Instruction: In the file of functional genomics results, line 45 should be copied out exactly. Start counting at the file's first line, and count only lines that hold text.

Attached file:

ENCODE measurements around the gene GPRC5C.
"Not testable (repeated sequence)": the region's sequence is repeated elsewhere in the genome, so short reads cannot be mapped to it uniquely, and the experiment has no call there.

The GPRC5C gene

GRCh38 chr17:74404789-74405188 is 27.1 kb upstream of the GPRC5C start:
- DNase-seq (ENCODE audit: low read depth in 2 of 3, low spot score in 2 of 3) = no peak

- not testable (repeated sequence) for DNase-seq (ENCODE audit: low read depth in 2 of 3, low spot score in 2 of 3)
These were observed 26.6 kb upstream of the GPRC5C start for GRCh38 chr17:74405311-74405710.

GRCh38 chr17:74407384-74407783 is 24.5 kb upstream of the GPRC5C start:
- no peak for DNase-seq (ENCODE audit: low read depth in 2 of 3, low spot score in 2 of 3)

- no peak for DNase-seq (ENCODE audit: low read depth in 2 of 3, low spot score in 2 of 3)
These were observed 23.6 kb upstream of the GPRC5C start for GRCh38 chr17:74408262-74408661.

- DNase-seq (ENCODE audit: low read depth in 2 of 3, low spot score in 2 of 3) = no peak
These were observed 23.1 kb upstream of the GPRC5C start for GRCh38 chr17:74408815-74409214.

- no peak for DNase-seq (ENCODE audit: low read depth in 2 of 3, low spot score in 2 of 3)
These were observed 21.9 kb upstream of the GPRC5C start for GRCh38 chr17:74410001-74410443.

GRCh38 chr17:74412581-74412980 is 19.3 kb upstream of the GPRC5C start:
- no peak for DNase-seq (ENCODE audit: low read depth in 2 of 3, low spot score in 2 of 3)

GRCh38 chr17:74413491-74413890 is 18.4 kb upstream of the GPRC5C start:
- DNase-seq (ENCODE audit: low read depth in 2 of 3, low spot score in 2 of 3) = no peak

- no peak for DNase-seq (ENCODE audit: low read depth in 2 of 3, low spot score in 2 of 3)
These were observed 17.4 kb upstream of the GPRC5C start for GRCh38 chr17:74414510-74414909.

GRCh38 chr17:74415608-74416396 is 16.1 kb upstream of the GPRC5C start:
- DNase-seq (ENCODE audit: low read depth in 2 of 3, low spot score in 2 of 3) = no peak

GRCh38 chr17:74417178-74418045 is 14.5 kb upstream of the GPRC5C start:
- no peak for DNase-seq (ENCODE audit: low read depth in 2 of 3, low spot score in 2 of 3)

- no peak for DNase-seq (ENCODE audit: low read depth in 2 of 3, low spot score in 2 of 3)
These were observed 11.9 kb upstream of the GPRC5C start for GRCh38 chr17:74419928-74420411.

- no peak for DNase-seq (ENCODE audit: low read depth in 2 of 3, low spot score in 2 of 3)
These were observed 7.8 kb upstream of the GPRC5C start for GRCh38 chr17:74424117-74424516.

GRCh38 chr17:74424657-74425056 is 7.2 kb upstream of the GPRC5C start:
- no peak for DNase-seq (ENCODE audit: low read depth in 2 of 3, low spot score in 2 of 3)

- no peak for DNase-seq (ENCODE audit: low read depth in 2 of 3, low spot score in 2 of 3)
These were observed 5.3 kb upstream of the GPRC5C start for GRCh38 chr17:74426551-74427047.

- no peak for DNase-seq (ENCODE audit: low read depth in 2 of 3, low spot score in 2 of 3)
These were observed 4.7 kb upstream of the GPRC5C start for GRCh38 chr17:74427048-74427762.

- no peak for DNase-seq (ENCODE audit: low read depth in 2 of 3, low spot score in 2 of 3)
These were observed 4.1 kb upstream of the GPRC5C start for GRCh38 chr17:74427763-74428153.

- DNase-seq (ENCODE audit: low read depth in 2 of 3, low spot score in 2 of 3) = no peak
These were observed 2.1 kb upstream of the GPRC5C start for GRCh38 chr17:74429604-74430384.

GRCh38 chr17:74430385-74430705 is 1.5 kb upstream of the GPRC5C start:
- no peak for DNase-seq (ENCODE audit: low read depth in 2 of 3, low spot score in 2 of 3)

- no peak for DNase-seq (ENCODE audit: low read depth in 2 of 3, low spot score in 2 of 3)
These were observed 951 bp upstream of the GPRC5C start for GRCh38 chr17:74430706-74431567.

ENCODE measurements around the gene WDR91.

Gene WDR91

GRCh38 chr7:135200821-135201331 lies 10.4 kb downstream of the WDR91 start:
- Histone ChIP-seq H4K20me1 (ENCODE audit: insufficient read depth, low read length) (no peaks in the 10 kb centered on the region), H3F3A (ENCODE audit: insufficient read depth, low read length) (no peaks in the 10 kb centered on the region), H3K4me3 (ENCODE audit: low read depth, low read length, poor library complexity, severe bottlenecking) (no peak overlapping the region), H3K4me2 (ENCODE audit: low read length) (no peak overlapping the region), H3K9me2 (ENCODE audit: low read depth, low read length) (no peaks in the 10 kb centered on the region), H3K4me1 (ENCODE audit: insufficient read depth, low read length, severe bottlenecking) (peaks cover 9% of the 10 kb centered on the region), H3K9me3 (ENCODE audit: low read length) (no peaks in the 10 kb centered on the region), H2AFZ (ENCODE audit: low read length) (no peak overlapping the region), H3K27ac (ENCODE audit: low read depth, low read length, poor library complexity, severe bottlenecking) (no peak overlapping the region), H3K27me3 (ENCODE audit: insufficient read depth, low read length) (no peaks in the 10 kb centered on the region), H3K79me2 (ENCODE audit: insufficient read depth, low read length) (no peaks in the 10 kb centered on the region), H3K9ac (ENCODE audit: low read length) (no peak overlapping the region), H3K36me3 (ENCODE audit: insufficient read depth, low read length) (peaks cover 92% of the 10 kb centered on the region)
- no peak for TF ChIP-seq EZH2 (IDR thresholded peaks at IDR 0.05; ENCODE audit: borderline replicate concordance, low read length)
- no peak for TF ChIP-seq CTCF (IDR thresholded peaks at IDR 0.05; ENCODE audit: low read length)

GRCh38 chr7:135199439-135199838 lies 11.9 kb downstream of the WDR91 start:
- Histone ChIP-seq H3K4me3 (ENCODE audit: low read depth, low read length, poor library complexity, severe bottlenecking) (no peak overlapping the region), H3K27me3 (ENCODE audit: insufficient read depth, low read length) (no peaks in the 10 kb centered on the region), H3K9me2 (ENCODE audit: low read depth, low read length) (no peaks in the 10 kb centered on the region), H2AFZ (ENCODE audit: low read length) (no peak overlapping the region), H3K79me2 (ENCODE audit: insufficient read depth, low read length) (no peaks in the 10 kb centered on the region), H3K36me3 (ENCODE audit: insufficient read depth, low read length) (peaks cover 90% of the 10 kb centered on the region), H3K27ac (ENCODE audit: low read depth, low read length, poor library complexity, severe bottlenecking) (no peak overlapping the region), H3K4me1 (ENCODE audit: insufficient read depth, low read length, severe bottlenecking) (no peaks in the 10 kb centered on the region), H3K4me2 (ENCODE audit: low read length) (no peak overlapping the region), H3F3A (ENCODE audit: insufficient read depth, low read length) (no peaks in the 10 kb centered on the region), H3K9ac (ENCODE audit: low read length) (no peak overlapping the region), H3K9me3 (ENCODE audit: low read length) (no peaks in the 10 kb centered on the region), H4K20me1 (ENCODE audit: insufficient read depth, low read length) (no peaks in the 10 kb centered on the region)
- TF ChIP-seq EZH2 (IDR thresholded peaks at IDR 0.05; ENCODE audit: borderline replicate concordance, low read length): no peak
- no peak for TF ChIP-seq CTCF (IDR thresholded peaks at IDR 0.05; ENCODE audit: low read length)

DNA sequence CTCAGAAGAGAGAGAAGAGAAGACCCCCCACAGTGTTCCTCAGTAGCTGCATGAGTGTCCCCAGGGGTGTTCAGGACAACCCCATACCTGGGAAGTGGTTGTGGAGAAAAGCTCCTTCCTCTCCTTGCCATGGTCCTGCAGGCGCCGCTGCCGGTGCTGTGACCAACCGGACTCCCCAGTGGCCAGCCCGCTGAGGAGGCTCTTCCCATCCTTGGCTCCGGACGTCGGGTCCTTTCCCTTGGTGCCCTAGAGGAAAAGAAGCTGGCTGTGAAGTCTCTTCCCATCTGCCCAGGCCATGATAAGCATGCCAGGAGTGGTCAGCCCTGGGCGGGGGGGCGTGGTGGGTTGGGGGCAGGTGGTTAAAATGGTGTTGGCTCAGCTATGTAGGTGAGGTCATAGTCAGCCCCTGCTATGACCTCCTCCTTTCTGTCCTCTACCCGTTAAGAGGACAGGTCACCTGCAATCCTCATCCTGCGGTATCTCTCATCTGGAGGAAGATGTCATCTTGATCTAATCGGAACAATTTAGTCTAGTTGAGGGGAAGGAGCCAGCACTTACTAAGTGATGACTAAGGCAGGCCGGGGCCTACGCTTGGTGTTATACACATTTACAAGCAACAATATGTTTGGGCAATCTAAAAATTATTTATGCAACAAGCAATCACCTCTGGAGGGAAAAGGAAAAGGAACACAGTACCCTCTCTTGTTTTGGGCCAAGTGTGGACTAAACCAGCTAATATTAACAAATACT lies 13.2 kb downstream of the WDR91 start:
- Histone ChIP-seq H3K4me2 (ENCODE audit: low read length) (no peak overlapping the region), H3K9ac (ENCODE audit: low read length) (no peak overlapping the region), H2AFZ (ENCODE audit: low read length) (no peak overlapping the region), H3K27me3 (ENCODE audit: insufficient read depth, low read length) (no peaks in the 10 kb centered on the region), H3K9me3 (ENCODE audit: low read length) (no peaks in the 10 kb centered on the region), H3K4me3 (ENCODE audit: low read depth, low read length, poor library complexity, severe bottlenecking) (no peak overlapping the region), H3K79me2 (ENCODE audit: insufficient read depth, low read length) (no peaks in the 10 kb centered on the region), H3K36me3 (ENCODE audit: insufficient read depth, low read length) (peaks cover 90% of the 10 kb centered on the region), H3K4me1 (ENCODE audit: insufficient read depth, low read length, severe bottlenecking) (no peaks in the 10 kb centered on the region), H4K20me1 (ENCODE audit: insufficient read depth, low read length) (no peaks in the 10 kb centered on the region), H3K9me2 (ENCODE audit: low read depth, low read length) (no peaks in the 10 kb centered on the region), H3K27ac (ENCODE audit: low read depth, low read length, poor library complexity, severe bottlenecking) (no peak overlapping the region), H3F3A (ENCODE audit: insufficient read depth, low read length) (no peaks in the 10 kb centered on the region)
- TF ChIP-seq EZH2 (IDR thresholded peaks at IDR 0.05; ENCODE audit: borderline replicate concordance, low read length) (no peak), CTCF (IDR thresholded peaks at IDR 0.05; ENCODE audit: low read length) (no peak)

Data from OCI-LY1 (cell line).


Gene WDR91